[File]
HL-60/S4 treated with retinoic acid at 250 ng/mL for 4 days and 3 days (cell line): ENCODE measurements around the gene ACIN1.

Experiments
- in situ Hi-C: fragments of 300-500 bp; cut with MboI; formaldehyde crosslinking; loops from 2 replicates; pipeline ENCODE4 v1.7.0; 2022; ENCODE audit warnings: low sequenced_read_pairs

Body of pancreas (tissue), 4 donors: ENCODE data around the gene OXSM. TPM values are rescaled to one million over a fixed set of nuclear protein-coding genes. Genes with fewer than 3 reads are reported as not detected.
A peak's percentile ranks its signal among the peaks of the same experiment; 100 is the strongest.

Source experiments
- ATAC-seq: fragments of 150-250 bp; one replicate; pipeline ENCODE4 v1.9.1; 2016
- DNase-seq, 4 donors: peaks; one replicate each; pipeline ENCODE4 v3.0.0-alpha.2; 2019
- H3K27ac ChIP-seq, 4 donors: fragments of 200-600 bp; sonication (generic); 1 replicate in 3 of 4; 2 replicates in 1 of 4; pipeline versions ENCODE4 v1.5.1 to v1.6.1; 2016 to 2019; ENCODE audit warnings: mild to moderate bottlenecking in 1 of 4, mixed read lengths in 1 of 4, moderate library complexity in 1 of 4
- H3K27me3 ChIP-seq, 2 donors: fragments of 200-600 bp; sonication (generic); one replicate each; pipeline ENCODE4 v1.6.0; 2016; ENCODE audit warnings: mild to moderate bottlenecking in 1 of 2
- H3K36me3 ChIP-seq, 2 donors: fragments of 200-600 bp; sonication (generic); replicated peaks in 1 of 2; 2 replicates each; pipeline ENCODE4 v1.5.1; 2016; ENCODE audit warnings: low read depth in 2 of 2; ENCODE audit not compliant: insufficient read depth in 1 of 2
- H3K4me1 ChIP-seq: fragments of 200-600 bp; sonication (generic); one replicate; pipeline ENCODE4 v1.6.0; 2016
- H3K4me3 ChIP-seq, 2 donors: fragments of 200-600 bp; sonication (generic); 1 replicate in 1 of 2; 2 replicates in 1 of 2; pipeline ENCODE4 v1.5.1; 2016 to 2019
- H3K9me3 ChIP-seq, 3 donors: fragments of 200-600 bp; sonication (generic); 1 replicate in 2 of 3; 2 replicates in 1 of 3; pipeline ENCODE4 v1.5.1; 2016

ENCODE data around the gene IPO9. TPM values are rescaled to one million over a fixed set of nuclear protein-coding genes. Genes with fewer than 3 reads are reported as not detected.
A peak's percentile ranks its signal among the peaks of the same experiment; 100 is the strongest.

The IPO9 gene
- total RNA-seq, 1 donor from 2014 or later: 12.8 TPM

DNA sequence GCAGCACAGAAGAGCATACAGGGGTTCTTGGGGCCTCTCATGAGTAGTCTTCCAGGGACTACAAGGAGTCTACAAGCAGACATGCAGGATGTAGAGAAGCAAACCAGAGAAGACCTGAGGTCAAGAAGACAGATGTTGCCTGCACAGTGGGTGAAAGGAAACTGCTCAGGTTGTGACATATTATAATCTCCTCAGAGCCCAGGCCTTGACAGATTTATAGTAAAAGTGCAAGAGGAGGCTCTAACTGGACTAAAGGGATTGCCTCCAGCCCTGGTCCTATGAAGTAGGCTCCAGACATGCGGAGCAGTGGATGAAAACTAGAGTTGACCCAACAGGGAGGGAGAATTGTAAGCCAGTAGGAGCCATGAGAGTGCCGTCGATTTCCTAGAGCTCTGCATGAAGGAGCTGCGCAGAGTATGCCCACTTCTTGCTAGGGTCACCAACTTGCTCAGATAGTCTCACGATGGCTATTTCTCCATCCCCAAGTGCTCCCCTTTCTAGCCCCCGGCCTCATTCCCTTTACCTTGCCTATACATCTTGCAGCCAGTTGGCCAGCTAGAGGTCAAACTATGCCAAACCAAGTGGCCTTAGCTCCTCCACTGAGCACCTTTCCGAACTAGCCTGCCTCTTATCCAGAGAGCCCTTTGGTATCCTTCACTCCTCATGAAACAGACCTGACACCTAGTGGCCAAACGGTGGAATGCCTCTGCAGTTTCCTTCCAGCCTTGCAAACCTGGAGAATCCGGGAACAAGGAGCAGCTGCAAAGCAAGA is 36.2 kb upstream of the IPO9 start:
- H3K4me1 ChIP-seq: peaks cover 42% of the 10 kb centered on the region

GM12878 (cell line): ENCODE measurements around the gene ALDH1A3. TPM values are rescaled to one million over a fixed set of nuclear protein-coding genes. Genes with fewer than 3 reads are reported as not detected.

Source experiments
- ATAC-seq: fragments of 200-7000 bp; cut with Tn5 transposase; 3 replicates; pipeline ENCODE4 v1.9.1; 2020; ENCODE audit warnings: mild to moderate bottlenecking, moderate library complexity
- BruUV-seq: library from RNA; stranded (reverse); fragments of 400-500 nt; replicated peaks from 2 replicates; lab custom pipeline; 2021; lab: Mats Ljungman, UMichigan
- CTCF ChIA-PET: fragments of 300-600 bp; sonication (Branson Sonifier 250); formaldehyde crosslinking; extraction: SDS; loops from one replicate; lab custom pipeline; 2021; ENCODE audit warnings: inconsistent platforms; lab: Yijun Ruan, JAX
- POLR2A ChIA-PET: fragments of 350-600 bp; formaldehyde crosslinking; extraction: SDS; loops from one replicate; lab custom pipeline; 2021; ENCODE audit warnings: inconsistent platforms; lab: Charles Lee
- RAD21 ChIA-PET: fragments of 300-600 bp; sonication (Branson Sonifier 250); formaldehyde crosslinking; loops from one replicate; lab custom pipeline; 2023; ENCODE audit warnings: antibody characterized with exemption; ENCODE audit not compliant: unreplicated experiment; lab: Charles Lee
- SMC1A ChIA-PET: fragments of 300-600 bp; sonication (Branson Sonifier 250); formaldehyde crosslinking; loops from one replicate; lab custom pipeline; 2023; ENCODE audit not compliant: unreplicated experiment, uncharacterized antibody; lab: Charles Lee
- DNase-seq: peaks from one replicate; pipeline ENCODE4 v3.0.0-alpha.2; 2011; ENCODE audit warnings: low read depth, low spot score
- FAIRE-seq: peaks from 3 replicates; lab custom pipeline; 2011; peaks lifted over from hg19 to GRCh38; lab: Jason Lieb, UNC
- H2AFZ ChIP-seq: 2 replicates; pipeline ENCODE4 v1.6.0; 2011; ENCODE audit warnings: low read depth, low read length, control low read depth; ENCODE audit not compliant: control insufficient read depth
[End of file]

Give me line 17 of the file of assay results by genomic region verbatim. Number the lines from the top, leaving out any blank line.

The IPO9 gene